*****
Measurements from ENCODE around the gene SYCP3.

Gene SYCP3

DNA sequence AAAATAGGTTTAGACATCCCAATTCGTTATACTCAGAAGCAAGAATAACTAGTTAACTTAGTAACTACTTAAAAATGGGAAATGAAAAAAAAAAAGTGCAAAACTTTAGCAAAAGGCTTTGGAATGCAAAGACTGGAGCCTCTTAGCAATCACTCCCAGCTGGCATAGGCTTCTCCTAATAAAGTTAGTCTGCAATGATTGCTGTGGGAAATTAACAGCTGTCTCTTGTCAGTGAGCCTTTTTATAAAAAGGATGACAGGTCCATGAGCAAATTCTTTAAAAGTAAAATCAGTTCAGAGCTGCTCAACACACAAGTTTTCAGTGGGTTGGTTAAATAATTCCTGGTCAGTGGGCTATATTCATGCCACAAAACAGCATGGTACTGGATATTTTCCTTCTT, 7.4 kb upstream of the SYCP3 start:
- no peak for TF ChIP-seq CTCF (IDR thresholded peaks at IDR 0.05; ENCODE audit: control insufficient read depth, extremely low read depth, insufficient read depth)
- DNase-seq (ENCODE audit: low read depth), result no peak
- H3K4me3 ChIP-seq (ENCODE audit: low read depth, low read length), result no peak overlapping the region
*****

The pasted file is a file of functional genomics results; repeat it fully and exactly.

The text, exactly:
Measurements from ENCODE around the gene SYCP3.

Gene SYCP3

DNA sequence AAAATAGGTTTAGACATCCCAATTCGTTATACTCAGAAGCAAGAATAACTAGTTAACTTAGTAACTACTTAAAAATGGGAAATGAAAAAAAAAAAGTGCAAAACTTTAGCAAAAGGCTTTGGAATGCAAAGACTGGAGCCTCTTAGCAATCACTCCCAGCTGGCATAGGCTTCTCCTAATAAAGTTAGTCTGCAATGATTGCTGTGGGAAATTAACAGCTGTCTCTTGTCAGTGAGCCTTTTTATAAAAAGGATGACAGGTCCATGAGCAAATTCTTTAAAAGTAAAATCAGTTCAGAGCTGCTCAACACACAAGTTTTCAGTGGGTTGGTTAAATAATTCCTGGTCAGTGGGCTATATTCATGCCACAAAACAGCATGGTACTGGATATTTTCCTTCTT, 7.4 kb upstream of the SYCP3 start:
- no peak for TF ChIP-seq CTCF (IDR thresholded peaks at IDR 0.05; ENCODE audit: control insufficient read depth, extremely low read depth, insufficient read depth)
- DNase-seq (ENCODE audit: low read depth), result no peak
- H3K4me3 ChIP-seq (ENCODE audit: low read depth, low read length), result no peak overlapping the region